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W.Va.'s Burgeoning Gambling Habit

The state's deal with the tracks gives it as much as 60 percent of the net slots revenue, bringing cash for education and seniors and veterans programs. The windfall began a period, now 10 years long, without a tax increase on income, property or sales.

Penn National Gaming Inc., based in Wyomissing, Pa., expressed interest in the sprawling Charles Town track. The success of the other tracks was becoming clear, and gambling lobbyists spent heavily to promote the measure.

Donna Gough of Amelia, Va., hits a payoff at a slot machine at Charles Town Racing and Slots in West Virginia. Slots yield $7 million a week for the track. (Katherine Frey -- The Washington Po St)

_____Slot Machines_____
Md. Senate Pushes Toward Compromise on Slots, but Busch Rebels (The Washington Post, Mar 12, 2005)
Lawmakers, Pastors Join Forces To Urge Rejection of Slots Bill (The Washington Post, Mar 10, 2005)
Anti-Slots Campaign Moves to Localities (The Washington Post, Mar 9, 2005)
Md. Pastors See Peril In Slots (The Washington Post, Mar 7, 2005)
More on Slot Machines

Today, Charles Town is the state's largest racing and slots venue: Last year it collected $400 million in net revenue and employed 1,400 full- and part-time employees. If a table gaming referendum passes, the track envisions a $150 million expansion and the addition of 500 jobs. "We're building a 150-room hotel," slated to open next year, said John Finamore, senior vice president of regional operations for Penn National. Further expansion, including two 250-room hotels, "depends on table games."

Thirty-five percent of Charles Town's guests come from Maryland, a fact that has not gone unnoticed among slots supporters in Annapolis.

A bill approved by the Maryland House of Delegates last month would put two of four slots venues in counties on the road to West Virginia. Another would be along Interstate 95 toward Delaware, which has slots at racetracks, and Pennsylvania, which is installing them.

Maryland Gov. Robert L. Ehrlich Jr. (R) has long urged lawmakers to approve his slots proposal and keep gambling dollars from leaving the state. "Marylanders are voting with their feet for slots," he is fond of saying.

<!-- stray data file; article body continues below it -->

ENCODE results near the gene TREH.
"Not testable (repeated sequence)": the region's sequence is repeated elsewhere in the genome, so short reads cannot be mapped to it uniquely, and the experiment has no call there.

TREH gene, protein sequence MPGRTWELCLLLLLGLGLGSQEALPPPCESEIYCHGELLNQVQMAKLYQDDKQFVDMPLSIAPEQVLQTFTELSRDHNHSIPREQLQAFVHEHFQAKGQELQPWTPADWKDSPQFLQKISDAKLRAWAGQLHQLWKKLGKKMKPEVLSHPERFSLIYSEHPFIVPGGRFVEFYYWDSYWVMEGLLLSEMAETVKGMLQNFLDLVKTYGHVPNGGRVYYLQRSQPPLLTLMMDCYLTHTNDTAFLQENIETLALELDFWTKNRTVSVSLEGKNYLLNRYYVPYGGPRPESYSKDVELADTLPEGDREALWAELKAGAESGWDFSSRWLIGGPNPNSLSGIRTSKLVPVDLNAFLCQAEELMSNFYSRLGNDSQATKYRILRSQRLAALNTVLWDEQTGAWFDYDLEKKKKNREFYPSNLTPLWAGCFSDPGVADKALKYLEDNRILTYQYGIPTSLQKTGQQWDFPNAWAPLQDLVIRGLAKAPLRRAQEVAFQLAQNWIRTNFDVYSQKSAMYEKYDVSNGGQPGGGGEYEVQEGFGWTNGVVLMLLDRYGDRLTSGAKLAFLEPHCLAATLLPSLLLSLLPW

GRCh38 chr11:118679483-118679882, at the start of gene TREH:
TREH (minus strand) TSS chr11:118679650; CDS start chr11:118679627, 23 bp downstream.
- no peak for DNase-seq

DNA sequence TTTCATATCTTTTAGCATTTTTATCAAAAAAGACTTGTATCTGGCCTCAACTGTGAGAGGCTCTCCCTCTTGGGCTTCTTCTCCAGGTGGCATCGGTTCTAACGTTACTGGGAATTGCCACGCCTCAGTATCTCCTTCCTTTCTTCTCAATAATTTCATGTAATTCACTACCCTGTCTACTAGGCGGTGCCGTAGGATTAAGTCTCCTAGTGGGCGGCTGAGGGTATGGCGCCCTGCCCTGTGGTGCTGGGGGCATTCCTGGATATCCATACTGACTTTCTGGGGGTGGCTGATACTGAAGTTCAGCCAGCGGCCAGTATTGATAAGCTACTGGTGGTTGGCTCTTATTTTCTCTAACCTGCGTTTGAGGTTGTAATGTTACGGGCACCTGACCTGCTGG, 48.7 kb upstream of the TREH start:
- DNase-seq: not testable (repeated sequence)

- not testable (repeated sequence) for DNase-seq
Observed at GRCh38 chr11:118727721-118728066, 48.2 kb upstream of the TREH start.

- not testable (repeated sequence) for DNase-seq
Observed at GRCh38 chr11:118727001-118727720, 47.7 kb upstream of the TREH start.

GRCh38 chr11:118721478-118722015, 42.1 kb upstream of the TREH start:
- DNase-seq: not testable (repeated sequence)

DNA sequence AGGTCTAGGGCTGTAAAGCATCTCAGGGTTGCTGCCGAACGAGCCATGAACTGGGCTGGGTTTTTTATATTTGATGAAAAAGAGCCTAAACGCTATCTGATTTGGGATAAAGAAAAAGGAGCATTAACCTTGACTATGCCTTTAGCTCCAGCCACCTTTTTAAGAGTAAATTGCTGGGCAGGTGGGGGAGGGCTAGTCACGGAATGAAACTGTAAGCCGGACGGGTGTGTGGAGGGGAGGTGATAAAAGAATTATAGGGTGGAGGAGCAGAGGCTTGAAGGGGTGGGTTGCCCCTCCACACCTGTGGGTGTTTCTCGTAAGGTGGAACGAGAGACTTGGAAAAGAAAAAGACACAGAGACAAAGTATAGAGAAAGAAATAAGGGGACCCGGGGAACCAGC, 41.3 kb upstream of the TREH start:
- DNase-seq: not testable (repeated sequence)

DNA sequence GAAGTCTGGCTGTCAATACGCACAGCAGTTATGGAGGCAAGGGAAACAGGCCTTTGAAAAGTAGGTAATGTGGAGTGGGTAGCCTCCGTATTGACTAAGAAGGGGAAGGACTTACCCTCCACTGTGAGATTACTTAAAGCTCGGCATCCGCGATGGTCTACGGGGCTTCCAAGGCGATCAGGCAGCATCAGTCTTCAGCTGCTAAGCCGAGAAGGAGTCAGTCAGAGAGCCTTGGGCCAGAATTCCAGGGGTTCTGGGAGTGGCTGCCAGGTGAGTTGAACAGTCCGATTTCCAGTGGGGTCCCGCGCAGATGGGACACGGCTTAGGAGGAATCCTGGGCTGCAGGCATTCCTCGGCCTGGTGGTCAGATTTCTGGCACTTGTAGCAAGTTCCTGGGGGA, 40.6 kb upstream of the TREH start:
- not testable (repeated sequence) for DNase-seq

But gambling opponents see West Virginia's experience, and its current flirtation with table games, as evidence of an escalating demand that will come with slot machines.

"It's the gambling equivalent of a nuclear arms race," said Del. Peter Franchot (D-Montgomery.) "The inevitable response from Maryland and Pennsylvania will be, 'We need table games.' "

For West Virginia, the situation presents a conundrum: Charles Town siphons slots players from neighboring states. But to keep doing that, the state needs to expand its gambling options, perhaps more than once.

"We're on the verge of becoming a full-blown resort facility," Finamore said. Table gaming, he said, "will help us. But I don't know that we'll recoup everything."

The table gaming bill is expected to win approval in coming weeks, though some say all will depend on how it is amended. As written, the measure places no limit on the number of tables at each track or on the size of the bets.

Over the years, the number of slot machines climbed at the four tracks. So, too, did the number of gray terminals at bars, convenience stores and fraternal clubs. The machines were not allowed to pay out winnings, but many did.

In 2001, Gov. Bob Wise pushed a measure to legalize about half the machines, in an effort to regulate them and collar more cash for education. The legislature passed the measure in a close vote. The decision, those on both sides of the issue say, brought slots from tracks into neighborhoods and angered the public.

That is why gambling opponents including Del. Kelli Sobonya (R-Huntington) are pushing for a statewide referendum on table games.

"In my area, within three miles, there are dozens of those slots parlors," Sobonya said. She cites records of calls to the state-sponsored problem gambling hotline, in which the majority of callers said they wagered at the small parlors.

The law, said gambling opponent Sen. Mike Oliverio (D-Monongalia), "expanded slots into all 55 counties, into nearly 1,500 locations and the public never voted on it."

It was a sign, he said, that "legislatures can get addicted to gambling . . . and more gambling becomes an easy fix."

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